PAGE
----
One of the most beautiful monuments in the Ancient Rome – extremely well preserved up to now – is the Temple of Portunus (wrongly called of the “manly fortune”) that stands in the middle of the old Forum Boarium – that was the cattle forum venalium of Ancient Rome.

The Pantheon is one of the most famous monuments in the world. It is an architectonic masterpiece and still one of the most evident examples of Roman creative genius. The Pantheon was built in 27 BC by Marcus Agrippa, brother in law of the emperor Augustus, and it is the ultimate Roman temple.

In the heart of Trajan’s Forum, near the Imperial fora, lies the Trajan’s column. It was inaugurated in May in 113 A.D. to celebrate and glorify Emperor Trajan’s victories in Dacia (current Romania). In fact, he conquered the region taking the Roman Empire to its maximum territorial expansion; more than 5,400,000 square kilometres. 

Near the Pantheon, within walking distance of via del Corso, in the center of Rome, there is a small square dominated by the ruins of a huge Roman temple, used throughout the centuries for different purposes. We are talking about Piazza di Pietra, and the monument whose story we are going to tell is the temple of Hadrian. Erected in honor of the emperor Hadrian, passed away in 138 AD, under commission of his adopted son and successor Antoninus Pius, this temple must have had considerable dimensions, as we can see from the only side we can still admire.

Near Porta Maggiore, “Larger Gate”, one of the most beautiful gateways of the ancient Aurelian Wall, stands in all its majesty a funerary monument that too many times doesn’t receive the attention it deserves from the people that pass by. Discovered in 1838, when Pope Gregory XVI demolished the defensive towers built during the late Empire (beginning of 5th century) on Porta Maggiore, this weird structure is particularly interesting, almost unique, for being a real document that immortalizes all the steps of bread making from 2 millennia ago!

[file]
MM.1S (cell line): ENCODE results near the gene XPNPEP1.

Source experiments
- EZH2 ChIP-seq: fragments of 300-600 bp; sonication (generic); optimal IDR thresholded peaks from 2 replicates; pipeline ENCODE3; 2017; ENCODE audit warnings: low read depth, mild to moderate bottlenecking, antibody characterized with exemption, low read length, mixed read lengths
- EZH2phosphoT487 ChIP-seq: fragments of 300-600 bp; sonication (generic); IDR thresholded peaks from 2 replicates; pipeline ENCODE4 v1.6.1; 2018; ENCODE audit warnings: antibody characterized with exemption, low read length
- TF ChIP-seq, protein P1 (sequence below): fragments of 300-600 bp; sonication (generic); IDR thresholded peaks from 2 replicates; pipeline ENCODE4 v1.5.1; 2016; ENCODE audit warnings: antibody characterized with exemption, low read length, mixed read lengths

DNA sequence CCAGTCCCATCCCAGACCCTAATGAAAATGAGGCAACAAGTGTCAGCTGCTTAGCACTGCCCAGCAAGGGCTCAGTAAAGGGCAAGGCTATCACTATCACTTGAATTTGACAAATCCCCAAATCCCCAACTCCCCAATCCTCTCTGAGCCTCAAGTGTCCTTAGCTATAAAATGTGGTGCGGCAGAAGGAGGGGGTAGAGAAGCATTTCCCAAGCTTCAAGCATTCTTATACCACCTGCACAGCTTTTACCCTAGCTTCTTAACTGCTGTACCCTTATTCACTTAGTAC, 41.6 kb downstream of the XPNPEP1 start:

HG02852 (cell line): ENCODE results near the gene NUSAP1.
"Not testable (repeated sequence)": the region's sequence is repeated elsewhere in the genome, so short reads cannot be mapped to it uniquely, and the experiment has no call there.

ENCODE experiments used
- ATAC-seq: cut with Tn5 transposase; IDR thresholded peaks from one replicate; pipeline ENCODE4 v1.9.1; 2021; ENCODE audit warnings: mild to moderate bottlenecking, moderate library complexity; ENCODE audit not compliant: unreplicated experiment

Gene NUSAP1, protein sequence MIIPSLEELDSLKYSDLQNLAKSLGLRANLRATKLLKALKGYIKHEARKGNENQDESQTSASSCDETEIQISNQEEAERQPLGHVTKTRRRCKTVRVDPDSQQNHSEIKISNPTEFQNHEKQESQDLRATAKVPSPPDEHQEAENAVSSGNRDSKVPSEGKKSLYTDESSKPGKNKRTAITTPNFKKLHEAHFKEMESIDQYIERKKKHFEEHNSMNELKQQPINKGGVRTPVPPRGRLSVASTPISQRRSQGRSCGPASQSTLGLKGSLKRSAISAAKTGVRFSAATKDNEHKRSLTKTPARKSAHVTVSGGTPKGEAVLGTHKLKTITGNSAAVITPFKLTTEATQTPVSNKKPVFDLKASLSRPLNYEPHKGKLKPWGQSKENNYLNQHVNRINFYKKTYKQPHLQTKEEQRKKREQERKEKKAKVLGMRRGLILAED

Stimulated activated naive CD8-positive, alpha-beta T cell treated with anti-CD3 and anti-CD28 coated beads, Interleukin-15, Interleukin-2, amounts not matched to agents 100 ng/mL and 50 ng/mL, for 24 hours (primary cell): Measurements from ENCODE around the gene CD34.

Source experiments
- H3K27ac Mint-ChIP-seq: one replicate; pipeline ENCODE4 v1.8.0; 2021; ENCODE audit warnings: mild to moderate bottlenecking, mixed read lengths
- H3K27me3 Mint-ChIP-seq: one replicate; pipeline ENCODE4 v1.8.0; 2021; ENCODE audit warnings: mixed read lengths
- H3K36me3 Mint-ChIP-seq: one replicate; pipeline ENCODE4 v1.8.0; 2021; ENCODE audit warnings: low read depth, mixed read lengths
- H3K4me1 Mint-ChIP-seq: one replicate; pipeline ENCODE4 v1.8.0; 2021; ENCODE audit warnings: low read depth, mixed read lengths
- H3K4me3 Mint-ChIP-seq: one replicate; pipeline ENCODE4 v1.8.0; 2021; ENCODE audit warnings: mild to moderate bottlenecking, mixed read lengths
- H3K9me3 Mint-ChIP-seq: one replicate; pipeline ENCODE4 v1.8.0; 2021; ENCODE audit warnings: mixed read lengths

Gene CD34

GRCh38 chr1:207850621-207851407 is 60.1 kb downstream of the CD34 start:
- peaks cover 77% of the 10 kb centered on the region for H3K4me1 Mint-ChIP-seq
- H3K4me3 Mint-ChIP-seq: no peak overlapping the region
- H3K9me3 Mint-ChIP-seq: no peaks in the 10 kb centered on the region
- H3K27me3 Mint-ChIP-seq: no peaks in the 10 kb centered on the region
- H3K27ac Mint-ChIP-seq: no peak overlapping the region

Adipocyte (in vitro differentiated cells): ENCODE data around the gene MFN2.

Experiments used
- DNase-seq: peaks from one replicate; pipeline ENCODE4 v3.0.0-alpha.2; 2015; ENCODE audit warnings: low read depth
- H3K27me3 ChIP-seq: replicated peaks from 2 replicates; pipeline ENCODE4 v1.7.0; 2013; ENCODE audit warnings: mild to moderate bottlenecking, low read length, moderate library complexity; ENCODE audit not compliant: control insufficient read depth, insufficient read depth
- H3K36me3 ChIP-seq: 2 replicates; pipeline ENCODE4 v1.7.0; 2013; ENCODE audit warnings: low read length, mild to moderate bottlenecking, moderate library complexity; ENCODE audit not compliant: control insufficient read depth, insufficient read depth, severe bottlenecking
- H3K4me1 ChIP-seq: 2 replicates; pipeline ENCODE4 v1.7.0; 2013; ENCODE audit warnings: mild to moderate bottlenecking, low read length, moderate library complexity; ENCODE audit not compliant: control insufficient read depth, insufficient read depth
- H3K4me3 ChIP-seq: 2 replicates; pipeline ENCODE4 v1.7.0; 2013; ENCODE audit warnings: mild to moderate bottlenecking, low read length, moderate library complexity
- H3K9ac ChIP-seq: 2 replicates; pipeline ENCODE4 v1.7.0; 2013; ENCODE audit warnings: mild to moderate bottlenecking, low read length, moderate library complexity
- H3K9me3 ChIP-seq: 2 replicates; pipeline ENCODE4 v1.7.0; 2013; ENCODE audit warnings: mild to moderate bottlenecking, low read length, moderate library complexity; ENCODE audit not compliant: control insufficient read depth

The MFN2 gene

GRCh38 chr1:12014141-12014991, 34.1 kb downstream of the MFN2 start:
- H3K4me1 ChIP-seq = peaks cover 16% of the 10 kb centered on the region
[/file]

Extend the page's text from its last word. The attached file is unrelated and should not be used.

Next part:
Although it isn’t really loved by Romans, it’s one of the most famous monuments of Rome. The Altar of the Fatherland – also known as “Il Vittoriano” – it’s built with a very white type of marble (marble of “botticino”) that it’s almost blinding and not really in harmony with the other Romans building which stand next to it. These monuments in fact are built or in travertine or with a way less brighter marble.

They are most likely the most famous steps in the world, if only for their spectacularity that makes them a must-see for people visiting the Eternal City, even if for just a few days. Masterpiece of Baroque architecture, this staircase connects Piazza di Spagna, in the very center of the city, with Piazza Trinità dei Monti, characterized by the façade of the homonymous church. 

The Temple of Saturn - erected around 500 B.C. in the heart of the Roman Forum – is dedicated to one of the most fascinating god of the Roman pantheon. The divinity of Saturn (linked to the Greek “Cronus”) was the protector of fields and seeds and with his wife Ops they both protected the harvest.

In the Ancient Rome the “triumph” was an important  ceremony with the aim was of glorifying and celebrating the general who achieved a big military victory. The Senate established the triumph with a decree. This honor was granted only in the presence of specific features: to name one, at least 5000 enemies should have been killed in battle.

The Palatine is one of the renowned Seven Hills of Rome, the one on which on 21st April 753 B.C., Romulus founded the so-called “square Rome” after tracing the borders that are still visible, as the tradition wants. At the foot of the hill, near the Tiber, there’s a natural cave called “Lupercale” where Romulus and Remus - children of the vestal Rea Silvia and god Mars – are believed to have been nursed by the she-wolf. The Palatine overlooking the Roman Forum is a treasure chest that witnesses the greatness of the Eternal City throughout Roman history.

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